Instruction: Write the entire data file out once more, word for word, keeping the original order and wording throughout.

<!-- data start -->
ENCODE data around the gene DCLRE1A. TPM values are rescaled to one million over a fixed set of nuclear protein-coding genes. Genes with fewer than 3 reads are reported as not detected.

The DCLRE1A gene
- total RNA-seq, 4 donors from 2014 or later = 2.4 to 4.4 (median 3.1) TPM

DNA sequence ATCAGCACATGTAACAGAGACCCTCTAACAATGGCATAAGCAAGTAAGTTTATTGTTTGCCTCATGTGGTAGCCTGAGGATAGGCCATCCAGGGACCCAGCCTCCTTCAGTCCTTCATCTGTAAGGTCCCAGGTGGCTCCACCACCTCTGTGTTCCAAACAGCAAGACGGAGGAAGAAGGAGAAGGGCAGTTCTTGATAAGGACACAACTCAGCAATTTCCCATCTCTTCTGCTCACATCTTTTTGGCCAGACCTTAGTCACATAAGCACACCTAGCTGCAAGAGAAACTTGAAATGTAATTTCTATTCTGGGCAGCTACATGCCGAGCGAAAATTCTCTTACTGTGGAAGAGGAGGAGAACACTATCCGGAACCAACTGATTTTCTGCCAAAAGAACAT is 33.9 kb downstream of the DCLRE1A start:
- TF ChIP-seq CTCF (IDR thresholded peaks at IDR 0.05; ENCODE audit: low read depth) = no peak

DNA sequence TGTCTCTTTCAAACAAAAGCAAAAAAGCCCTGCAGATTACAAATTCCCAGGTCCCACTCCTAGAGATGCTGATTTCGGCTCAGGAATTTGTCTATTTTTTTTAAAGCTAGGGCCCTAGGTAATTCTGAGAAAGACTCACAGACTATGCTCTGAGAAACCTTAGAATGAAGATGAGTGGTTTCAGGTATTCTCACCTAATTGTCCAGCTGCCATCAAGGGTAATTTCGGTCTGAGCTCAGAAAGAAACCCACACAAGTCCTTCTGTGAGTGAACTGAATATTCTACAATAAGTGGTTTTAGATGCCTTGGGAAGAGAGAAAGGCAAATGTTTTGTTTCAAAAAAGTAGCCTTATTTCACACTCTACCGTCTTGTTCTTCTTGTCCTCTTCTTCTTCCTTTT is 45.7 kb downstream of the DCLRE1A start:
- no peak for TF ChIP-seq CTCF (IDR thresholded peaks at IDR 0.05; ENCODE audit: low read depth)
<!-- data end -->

ENCODE data around the gene DCLRE1A. TPM values are rescaled to one million over a fixed set of nuclear protein-coding genes. Genes with fewer than 3 reads are reported as not detected.

The DCLRE1A gene
- total RNA-seq, 4 donors from 2014 or later = 2.4 to 4.4 (median 3.1) TPM

DNA sequence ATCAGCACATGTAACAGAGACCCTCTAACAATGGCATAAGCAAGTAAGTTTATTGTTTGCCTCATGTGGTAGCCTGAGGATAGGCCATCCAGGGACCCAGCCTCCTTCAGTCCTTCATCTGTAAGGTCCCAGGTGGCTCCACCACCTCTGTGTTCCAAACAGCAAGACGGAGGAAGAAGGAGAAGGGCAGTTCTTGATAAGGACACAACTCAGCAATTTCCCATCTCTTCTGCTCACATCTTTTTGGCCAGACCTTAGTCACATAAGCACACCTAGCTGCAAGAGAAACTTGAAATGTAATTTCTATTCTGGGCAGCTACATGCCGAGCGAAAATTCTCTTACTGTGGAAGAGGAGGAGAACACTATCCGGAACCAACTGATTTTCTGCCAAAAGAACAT is 33.9 kb downstream of the DCLRE1A start:
- TF ChIP-seq CTCF (IDR thresholded peaks at IDR 0.05; ENCODE audit: low read depth) = no peak

DNA sequence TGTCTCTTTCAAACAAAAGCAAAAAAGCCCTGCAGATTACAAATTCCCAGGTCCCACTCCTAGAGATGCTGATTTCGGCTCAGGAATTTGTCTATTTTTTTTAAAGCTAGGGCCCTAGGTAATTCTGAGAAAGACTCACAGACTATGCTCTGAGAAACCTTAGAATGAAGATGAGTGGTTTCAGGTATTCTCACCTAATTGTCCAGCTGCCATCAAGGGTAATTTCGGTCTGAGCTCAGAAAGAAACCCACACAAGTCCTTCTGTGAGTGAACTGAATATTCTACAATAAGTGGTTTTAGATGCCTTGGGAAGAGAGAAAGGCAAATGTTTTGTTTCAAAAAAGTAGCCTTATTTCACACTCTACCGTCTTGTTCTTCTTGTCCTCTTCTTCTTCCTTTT is 45.7 kb downstream of the DCLRE1A start:
- no peak for TF ChIP-seq CTCF (IDR thresholded peaks at IDR 0.05; ENCODE audit: low read depth)